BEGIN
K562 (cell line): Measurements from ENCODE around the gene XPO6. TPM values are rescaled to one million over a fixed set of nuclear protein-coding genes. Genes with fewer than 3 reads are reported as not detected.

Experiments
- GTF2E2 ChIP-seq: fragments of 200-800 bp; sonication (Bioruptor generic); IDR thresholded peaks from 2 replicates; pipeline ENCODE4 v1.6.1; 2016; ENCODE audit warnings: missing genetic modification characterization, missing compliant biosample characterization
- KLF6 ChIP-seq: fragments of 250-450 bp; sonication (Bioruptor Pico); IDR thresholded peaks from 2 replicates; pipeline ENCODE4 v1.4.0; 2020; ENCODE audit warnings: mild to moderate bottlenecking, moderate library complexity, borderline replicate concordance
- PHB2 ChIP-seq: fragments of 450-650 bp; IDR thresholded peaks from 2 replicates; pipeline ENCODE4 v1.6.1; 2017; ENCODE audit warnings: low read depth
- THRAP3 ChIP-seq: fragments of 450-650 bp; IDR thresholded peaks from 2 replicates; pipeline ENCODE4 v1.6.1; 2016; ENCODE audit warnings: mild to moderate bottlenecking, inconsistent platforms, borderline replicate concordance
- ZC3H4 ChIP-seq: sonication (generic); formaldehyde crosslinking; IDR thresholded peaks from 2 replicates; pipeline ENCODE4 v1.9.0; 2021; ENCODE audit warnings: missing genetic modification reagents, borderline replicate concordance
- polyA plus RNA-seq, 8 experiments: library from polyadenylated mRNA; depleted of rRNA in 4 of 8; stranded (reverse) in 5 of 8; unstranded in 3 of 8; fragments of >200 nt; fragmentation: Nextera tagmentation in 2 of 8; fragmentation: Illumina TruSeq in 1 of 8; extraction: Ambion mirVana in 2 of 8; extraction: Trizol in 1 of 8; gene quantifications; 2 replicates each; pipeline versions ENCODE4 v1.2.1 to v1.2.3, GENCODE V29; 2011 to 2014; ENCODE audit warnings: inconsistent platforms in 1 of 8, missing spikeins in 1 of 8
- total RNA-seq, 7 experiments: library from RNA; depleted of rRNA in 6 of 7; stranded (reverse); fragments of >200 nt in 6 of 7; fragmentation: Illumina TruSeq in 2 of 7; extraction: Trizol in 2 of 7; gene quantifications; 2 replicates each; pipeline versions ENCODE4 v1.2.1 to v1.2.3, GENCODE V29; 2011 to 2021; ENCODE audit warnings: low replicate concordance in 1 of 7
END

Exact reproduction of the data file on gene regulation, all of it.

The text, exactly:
K562 (cell line): Measurements from ENCODE around the gene XPO6. TPM values are rescaled to one million over a fixed set of nuclear protein-coding genes. Genes with fewer than 3 reads are reported as not detected.

Experiments
- GTF2E2 ChIP-seq: fragments of 200-800 bp; sonication (Bioruptor generic); IDR thresholded peaks from 2 replicates; pipeline ENCODE4 v1.6.1; 2016; ENCODE audit warnings: missing genetic modification characterization, missing compliant biosample characterization
- KLF6 ChIP-seq: fragments of 250-450 bp; sonication (Bioruptor Pico); IDR thresholded peaks from 2 replicates; pipeline ENCODE4 v1.4.0; 2020; ENCODE audit warnings: mild to moderate bottlenecking, moderate library complexity, borderline replicate concordance
- PHB2 ChIP-seq: fragments of 450-650 bp; IDR thresholded peaks from 2 replicates; pipeline ENCODE4 v1.6.1; 2017; ENCODE audit warnings: low read depth
- THRAP3 ChIP-seq: fragments of 450-650 bp; IDR thresholded peaks from 2 replicates; pipeline ENCODE4 v1.6.1; 2016; ENCODE audit warnings: mild to moderate bottlenecking, inconsistent platforms, borderline replicate concordance
- ZC3H4 ChIP-seq: sonication (generic); formaldehyde crosslinking; IDR thresholded peaks from 2 replicates; pipeline ENCODE4 v1.9.0; 2021; ENCODE audit warnings: missing genetic modification reagents, borderline replicate concordance
- polyA plus RNA-seq, 8 experiments: library from polyadenylated mRNA; depleted of rRNA in 4 of 8; stranded (reverse) in 5 of 8; unstranded in 3 of 8; fragments of >200 nt; fragmentation: Nextera tagmentation in 2 of 8; fragmentation: Illumina TruSeq in 1 of 8; extraction: Ambion mirVana in 2 of 8; extraction: Trizol in 1 of 8; gene quantifications; 2 replicates each; pipeline versions ENCODE4 v1.2.1 to v1.2.3, GENCODE V29; 2011 to 2014; ENCODE audit warnings: inconsistent platforms in 1 of 8, missing spikeins in 1 of 8
- total RNA-seq, 7 experiments: library from RNA; depleted of rRNA in 6 of 7; stranded (reverse); fragments of >200 nt in 6 of 7; fragmentation: Illumina TruSeq in 2 of 7; extraction: Trizol in 2 of 7; gene quantifications; 2 replicates each; pipeline versions ENCODE4 v1.2.1 to v1.2.3, GENCODE V29; 2011 to 2021; ENCODE audit warnings: low replicate concordance in 1 of 7